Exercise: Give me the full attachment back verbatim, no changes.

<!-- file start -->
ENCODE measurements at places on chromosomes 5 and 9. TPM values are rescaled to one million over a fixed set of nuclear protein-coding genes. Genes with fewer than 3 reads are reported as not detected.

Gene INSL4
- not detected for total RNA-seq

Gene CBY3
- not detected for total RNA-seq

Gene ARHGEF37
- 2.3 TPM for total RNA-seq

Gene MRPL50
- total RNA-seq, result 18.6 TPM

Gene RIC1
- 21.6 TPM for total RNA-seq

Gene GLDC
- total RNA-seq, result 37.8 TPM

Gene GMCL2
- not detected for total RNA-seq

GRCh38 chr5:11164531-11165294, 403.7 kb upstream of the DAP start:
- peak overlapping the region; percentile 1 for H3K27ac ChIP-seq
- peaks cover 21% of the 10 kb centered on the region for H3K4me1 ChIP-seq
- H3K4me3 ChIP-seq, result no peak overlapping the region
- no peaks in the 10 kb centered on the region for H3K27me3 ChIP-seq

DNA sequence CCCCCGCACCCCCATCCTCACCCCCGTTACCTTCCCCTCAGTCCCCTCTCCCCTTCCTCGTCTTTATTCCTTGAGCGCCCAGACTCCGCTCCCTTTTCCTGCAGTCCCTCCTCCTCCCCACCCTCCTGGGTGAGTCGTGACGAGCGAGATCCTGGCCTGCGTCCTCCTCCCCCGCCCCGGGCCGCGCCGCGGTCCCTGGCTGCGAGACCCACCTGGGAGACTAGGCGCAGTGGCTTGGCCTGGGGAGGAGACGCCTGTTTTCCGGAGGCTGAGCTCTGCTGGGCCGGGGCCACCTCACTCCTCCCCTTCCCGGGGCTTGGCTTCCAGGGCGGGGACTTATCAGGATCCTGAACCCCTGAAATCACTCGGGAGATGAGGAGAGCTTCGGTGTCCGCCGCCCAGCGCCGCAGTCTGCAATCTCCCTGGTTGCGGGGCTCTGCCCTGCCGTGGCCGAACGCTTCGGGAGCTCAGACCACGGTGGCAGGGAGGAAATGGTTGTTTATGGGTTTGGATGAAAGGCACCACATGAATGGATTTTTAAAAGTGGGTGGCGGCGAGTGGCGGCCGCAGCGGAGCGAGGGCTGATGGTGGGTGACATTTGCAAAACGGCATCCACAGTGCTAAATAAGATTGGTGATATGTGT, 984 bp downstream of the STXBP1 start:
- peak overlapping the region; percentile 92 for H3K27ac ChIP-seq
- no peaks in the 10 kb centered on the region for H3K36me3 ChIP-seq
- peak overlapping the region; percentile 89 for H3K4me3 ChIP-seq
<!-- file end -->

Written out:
ENCODE measurements at places on chromosomes 5 and 9. TPM values are rescaled to one million over a fixed set of nuclear protein-coding genes. Genes with fewer than 3 reads are reported as not detected.

Gene INSL4
- not detected for total RNA-seq

Gene CBY3
- not detected for total RNA-seq

Gene ARHGEF37
- 2.3 TPM for total RNA-seq

Gene MRPL50
- total RNA-seq, result 18.6 TPM

Gene RIC1
- 21.6 TPM for total RNA-seq

Gene GLDC
- total RNA-seq, result 37.8 TPM

Gene GMCL2
- not detected for total RNA-seq

GRCh38 chr5:11164531-11165294, 403.7 kb upstream of the DAP start:
- peak overlapping the region; percentile 1 for H3K27ac ChIP-seq
- peaks cover 21% of the 10 kb centered on the region for H3K4me1 ChIP-seq
- H3K4me3 ChIP-seq, result no peak overlapping the region
- no peaks in the 10 kb centered on the region for H3K27me3 ChIP-seq

DNA sequence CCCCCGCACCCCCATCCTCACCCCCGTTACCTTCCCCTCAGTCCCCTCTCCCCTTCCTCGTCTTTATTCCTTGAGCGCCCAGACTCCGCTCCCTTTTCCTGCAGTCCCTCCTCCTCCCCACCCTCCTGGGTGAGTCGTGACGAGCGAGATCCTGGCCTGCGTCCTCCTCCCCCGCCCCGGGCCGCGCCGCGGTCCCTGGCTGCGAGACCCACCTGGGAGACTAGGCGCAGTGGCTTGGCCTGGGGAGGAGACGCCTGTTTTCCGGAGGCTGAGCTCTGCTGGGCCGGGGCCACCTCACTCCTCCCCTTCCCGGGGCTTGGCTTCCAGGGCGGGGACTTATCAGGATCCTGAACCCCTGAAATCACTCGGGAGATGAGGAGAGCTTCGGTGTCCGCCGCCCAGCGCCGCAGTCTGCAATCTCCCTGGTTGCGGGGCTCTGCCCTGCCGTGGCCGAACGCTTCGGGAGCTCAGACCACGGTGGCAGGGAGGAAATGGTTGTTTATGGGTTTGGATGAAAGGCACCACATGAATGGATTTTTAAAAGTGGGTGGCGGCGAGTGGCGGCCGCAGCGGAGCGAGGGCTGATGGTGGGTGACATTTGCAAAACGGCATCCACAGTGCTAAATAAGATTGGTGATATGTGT, 984 bp downstream of the STXBP1 start:
- peak overlapping the region; percentile 92 for H3K27ac ChIP-seq
- no peaks in the 10 kb centered on the region for H3K36me3 ChIP-seq
- peak overlapping the region; percentile 89 for H3K4me3 ChIP-seq